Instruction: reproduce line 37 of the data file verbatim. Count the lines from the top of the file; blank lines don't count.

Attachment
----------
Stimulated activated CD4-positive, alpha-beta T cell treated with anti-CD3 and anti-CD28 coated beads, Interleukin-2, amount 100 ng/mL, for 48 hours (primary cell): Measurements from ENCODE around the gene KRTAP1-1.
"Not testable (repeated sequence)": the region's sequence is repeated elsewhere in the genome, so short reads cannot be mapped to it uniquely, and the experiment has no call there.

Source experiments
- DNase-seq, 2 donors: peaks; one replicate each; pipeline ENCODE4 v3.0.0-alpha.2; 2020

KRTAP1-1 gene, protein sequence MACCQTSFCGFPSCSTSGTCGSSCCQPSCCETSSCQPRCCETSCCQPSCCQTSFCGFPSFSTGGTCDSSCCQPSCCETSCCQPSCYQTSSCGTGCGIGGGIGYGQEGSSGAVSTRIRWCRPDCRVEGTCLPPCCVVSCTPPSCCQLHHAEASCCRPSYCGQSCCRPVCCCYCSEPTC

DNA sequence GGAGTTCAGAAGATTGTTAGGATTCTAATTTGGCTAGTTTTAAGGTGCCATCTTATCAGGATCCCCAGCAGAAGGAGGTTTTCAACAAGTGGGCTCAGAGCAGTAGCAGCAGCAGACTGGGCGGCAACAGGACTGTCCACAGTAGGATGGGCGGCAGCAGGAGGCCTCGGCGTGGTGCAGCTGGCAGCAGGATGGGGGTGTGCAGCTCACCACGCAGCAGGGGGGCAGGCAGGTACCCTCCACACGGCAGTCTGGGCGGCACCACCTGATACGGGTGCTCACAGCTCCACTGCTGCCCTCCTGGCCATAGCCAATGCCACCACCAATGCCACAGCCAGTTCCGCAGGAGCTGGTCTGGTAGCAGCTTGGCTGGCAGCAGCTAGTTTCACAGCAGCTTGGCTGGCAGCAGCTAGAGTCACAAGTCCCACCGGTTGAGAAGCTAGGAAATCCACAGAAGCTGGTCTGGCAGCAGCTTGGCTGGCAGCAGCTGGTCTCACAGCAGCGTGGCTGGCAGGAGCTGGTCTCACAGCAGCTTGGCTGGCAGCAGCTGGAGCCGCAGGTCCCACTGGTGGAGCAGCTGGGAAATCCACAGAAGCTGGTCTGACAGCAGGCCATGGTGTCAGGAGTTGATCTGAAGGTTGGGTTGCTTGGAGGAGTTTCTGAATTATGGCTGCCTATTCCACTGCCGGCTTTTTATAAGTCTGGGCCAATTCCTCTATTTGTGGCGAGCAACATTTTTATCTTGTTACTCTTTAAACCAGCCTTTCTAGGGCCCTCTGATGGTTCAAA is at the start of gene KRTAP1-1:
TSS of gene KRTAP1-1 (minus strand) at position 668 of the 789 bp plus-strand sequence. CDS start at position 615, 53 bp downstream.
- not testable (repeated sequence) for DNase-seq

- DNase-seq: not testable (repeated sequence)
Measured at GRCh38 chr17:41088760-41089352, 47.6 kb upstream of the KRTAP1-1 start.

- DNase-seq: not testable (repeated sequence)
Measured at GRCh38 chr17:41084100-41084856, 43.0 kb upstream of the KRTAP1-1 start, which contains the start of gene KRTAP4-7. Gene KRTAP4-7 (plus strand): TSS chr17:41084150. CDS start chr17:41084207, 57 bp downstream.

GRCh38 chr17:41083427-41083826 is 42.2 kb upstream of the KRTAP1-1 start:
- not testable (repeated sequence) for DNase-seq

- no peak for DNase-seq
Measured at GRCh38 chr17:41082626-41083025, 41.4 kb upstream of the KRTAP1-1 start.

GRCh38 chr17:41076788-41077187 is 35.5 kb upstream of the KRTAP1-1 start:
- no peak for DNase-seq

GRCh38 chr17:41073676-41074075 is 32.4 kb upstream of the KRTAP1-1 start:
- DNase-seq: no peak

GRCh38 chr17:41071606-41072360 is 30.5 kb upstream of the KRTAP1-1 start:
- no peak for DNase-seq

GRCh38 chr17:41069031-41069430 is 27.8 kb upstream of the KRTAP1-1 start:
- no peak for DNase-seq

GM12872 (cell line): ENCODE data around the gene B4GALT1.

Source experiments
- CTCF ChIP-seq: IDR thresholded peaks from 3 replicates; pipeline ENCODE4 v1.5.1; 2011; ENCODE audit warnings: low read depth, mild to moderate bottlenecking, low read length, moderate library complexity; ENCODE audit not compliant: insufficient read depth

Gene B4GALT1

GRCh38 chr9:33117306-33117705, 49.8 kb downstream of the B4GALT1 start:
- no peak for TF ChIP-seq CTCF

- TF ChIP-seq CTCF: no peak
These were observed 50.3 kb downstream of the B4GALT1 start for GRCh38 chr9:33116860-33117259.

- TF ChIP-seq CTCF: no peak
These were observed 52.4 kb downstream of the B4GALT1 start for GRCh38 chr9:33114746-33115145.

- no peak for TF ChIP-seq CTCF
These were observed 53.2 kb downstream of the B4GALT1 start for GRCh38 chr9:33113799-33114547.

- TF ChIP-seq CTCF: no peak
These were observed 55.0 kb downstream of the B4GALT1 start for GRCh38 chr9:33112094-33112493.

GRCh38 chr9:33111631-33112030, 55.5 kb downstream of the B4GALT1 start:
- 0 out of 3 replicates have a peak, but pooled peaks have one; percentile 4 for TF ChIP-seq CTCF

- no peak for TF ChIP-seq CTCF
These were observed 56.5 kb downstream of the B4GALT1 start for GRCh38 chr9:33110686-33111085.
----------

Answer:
- TF ChIP-seq CTCF: no peak